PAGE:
Thursday, April 20, 2017

2017 Reading Quest 15

BookIf I Ever Get Back to Georgia, I'm Gonna Nail My Feet to the Ground.
Author: Lewis Grizzard

Info:  Copyright 1990: New York: Villard Books

Rating (on a scale of 1-4 stars):  ✮✭✭ 

Where Acquired:  Library check out.

What it's about:   Grizzard recounts his newspaper career.  His initial love for newspapers as a child led to a long career of editing, sports writing, and eventually being a world famous newspaper columnist.

Favorite Quotes: 

"I'm always amazed at how angry readers get at columnists.  If Carl Rowan or William Safire or Richard Reeves writes an opinion, that's his prerogative.  I might say to myself, 'Carl Rowan must have drunk some bad buttermilk when he wrote this.' or ' What on earth was William Safire trying to say?'  But I don't ever get mad at them and call down to the paper and threaten to cancel my subscription.  Disagreeing  with a columnist is a lot of fun.  A good columnist will stir debate and reaction."

"The story went that once he [Bill Monday] was going to do the Harvard-Yale game back in the 30's on nationwide radio.  The night before the game, he was having dinner with Harvard officials.  At one point Monday, a Georgia alumnus and son of the south, was asked 'Mr. Monday, who will you be pulling for tomorrow, Yale or fair Harvard?'  Monday thought for a moment, then replied, "Neither one.  You're both a bunch of damn Yankees and I wish there was a way you both could lose.'"

"Can my husband [Norm Van Broklin, then recently fired coach of the Atlanta Falcons] be happy on the farm?" Mrs. Van Brocklin asked back, "Let me put it this way; pecan trees don't drop touchdown passes."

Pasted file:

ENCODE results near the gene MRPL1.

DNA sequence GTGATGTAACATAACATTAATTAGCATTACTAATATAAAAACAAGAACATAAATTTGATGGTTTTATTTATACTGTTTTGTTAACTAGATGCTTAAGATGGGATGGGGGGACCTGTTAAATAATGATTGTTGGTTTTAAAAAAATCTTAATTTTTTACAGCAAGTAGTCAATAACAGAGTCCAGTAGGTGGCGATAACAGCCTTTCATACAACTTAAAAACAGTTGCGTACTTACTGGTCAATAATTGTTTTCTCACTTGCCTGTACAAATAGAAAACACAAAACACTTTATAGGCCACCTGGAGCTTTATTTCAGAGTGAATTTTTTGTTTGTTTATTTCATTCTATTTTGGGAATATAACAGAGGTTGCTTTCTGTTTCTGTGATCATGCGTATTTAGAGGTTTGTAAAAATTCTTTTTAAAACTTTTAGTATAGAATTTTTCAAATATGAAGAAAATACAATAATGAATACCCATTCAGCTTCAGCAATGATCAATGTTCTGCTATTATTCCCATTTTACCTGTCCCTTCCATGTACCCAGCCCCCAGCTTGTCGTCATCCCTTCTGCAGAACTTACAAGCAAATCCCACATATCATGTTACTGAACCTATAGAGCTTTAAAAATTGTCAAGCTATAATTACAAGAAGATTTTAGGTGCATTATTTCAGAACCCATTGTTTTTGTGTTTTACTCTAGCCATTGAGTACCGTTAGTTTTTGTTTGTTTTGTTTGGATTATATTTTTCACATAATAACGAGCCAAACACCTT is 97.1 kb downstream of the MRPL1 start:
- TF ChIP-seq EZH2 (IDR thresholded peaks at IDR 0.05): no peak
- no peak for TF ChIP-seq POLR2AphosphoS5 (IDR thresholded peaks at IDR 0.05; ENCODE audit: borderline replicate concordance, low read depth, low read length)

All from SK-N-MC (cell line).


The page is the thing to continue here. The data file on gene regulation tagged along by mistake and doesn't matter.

What I liked:

Reading this account is partially a trip through my childhood.  Grizzard, an avid baseball fan, lived during the Braves' move from Milwaukee to Atlanta.  During the height of his sports writing/editing career, he saw Hank Aaron break Babe Ruth's homerun record while enduring the plethora of horrid Braves seasons.  My dad and I watched the Braves lose week after week from the late 70's through the early 90's.  It's a shame he passed away the year before the Braves actually won the World Series. 

Like Grizzard, I used to love newspapers.  I'm not so fond of them now and I'm not sure Lewis Grizzard would be very fond of them either.  I'm also a big fan of typewriters; Grizzard never used a computer.  Bless his heart.

What I didn’t like: 
  • The profanity.  Usually Grizzard writes in what I call "drunk uncle cussing," which, in the grand scheme of things, isn't so bad.  However, he admits to using more intense profanity in this work because his mother wasn't alive to read it.  He should have stuck with the drunk uncle cussing.
  • His time at the Chicago Sun Times really angered me.   Though not politically correct to say so, Grizzard was right.  Read it; you'll see what I mean.
Takeaway: I laughed and cried my way through Grizzard's tale.  The laughing was for obvious reasons.  The crying?  Well, that takes a little bit of explanation.  See, my Bachelor's degree is in Mass Communication.  Upon my 1995 graduation, I had dreams of writing for a living.  Here I am 22 years post graduation and I'm a chunky monkey working at a fitness facility and writing a mediocre blog read by an average of 36 people (thanks for reading, by the way).  Grizzard's story reminded me of my dead dream and made me want to find a way to resurrect it.

This book was published just four years before the author's death.  I wonder what Grizzard's writings would have looked like had he lived.  Have mercy!

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